Segment 1: Beware of the Pitfalls SEGMENT BEGINS AT 00:39 Over the years, investor/trading coach Jerry Robinson has encountered several pitfalls that have interfered with achieving financial success. Today he shares five of these pitfalls that may not be readily...
(FOX BUSINESS) – Wall Street's recent turmoil has many investors questioning whether they will have enough to retire the way they've always dreamed, or to retire at all, for that matter.
Whether your post-work life is just around the corner or far away in the distance, there's never a bad time to reevaluate your definition of retirement: what it means ideologically and financially.
"How you answer that question has very important implications about where you're going to be and what you're going to spend," says author and certified financial planner Eleanor Blayney. "There's so many demands on the dollars we thought we'd be using in our 60s or 70s. Retirement used to be a going away from the workplace. Now it has to be thought of as 'what am I going toward?'"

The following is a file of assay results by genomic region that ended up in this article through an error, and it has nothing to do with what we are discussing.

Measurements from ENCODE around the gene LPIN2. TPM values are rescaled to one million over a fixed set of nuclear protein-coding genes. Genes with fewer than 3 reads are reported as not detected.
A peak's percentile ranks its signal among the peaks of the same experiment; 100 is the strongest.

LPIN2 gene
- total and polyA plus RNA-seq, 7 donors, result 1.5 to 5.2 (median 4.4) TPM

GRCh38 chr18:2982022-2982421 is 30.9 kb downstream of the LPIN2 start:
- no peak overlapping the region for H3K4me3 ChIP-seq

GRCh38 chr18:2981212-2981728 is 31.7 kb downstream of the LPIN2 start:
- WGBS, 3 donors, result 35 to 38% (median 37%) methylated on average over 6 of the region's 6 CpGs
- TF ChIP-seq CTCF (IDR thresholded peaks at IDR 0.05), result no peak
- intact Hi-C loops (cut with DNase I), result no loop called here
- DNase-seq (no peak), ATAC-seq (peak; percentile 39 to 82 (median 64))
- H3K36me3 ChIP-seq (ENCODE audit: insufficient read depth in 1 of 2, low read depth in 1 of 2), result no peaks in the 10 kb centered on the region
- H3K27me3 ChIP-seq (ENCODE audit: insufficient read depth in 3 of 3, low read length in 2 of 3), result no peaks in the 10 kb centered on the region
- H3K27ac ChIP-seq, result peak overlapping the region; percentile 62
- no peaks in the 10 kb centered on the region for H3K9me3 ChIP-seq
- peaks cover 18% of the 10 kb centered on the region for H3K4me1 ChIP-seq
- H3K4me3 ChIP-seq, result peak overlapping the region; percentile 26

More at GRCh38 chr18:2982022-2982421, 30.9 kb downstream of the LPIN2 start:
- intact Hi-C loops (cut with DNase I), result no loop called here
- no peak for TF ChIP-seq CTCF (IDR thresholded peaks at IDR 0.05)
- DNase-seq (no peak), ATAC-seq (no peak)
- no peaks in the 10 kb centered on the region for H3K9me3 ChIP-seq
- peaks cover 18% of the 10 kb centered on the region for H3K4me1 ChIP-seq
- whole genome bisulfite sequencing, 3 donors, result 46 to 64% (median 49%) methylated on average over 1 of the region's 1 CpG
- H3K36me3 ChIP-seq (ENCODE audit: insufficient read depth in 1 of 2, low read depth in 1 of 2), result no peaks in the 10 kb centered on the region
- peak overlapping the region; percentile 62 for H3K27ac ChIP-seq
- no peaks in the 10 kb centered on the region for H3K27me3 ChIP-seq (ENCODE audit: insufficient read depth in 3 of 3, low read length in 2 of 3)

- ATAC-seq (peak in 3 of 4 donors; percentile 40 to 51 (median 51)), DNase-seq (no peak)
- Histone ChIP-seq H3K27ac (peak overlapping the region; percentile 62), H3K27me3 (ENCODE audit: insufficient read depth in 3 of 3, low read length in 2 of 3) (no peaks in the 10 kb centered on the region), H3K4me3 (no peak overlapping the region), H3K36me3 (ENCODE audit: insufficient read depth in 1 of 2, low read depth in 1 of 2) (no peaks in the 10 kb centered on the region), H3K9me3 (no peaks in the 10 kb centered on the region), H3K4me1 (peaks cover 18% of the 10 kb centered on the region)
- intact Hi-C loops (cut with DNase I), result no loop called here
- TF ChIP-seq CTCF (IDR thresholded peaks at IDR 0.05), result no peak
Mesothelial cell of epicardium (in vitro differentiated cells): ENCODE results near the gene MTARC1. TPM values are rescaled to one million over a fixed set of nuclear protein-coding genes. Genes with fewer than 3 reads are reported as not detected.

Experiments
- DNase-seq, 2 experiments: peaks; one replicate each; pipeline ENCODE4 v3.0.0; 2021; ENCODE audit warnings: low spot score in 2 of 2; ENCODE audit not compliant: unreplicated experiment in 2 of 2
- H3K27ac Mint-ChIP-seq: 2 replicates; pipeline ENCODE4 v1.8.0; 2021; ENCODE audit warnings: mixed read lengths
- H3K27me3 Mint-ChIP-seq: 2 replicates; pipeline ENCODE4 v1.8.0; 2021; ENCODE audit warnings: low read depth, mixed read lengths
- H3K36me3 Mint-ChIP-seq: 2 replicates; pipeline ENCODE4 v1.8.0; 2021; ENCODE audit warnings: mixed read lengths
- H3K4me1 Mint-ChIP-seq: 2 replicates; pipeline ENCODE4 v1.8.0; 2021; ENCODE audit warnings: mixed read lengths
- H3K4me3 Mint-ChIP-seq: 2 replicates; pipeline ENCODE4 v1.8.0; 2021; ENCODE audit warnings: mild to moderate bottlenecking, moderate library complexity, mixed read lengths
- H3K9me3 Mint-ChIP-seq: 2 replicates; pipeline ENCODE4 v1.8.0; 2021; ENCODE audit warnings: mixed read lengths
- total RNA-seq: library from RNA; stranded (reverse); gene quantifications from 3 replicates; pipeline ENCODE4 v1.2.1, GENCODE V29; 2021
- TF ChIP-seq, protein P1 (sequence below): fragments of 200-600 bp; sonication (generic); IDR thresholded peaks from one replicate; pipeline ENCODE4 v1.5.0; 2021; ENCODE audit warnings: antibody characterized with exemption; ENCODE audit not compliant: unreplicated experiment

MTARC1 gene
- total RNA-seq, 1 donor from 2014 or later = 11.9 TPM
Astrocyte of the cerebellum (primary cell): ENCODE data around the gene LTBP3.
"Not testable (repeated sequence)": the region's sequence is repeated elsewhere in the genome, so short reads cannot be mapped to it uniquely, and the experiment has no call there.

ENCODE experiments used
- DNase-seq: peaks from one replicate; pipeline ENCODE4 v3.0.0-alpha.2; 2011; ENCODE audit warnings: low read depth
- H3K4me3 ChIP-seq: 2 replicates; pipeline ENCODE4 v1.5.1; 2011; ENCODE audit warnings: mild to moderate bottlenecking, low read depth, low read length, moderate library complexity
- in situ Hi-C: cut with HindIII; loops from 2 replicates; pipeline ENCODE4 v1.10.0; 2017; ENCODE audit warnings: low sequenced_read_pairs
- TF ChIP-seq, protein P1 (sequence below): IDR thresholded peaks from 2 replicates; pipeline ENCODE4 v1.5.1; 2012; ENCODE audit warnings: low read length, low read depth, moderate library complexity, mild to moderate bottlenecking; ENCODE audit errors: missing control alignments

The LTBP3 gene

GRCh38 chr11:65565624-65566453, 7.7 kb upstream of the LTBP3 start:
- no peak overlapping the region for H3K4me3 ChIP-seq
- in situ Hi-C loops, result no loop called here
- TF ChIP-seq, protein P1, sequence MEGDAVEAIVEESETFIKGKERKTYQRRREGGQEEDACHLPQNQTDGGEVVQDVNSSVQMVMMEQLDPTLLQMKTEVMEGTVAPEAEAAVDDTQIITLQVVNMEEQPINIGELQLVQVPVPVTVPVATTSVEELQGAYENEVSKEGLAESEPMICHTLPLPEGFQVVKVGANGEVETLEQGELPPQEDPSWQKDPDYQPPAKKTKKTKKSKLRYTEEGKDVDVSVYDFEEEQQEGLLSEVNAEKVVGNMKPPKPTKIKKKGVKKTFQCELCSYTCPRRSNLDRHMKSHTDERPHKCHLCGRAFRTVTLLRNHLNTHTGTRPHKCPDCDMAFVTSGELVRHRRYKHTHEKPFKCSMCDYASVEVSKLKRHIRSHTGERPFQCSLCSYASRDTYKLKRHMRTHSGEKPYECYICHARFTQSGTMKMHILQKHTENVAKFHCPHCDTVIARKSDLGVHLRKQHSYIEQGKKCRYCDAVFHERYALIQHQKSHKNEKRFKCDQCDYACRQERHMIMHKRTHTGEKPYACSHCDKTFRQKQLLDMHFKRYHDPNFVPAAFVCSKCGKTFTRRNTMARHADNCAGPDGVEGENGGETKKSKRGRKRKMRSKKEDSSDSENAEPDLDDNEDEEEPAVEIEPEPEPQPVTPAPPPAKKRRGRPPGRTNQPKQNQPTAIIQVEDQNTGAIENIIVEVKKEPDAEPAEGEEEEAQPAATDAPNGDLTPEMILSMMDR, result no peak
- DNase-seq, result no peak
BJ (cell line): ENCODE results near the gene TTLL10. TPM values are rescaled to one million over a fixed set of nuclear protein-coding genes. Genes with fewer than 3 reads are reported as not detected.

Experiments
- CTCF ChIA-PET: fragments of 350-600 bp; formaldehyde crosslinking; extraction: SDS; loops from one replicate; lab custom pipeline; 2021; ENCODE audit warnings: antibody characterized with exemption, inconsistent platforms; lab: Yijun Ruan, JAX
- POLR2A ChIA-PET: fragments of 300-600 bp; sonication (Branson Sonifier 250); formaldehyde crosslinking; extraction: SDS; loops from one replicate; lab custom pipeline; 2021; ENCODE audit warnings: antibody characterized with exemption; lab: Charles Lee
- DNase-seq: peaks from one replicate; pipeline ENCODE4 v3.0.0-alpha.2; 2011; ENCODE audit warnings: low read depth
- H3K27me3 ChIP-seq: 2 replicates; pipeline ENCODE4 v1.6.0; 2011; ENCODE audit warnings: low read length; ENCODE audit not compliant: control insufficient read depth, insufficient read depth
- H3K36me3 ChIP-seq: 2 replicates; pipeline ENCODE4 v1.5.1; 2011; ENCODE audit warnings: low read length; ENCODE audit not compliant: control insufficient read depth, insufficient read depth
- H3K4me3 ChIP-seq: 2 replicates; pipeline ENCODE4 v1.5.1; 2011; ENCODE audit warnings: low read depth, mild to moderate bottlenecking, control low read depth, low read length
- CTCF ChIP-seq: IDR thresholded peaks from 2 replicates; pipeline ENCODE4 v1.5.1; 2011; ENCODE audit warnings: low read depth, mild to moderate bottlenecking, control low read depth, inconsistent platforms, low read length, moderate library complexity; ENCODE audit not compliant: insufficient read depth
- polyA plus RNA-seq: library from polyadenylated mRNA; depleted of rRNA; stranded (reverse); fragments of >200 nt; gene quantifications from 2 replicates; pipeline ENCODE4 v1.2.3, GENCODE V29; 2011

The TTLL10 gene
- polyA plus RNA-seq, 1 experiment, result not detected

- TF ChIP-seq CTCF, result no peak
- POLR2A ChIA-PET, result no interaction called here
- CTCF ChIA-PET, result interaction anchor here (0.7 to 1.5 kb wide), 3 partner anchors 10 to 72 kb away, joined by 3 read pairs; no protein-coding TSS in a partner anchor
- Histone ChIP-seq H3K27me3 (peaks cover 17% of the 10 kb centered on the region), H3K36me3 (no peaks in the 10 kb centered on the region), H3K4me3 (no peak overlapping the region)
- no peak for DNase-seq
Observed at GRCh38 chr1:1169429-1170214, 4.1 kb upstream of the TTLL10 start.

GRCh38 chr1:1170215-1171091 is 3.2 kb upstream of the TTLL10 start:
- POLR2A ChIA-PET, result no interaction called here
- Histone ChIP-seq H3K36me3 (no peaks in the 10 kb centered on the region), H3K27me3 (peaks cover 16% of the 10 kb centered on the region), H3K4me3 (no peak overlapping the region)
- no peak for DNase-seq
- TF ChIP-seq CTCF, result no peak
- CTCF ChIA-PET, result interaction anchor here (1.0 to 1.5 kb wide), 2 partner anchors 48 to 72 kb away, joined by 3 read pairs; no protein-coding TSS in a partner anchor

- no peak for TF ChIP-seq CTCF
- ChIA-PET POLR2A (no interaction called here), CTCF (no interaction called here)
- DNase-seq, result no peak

When it comes to retirement planning, it is important to evaluate the big picture: desired lifestyle, trips and activities to pursue and of course, financial security and retirement.
"You have to be much more active in [retirement], you're also at the point of life where you're at the maximum complexity of financial issues," Blayney says.
Deciding how much resources retirees will need and when to pull them, is tricky and people generally do a poor job of it, according to experts. Research from the Society of Actuaries shows that that 49% of retirees and near-retirees plan for 10 years or less of retirement.
A certified financial planner or money manager can help investors understand complicated tax, estate and retirement demands, but before going it's important to have a plan.
Here are five questions every investor needs to ask regarding planning for retirement: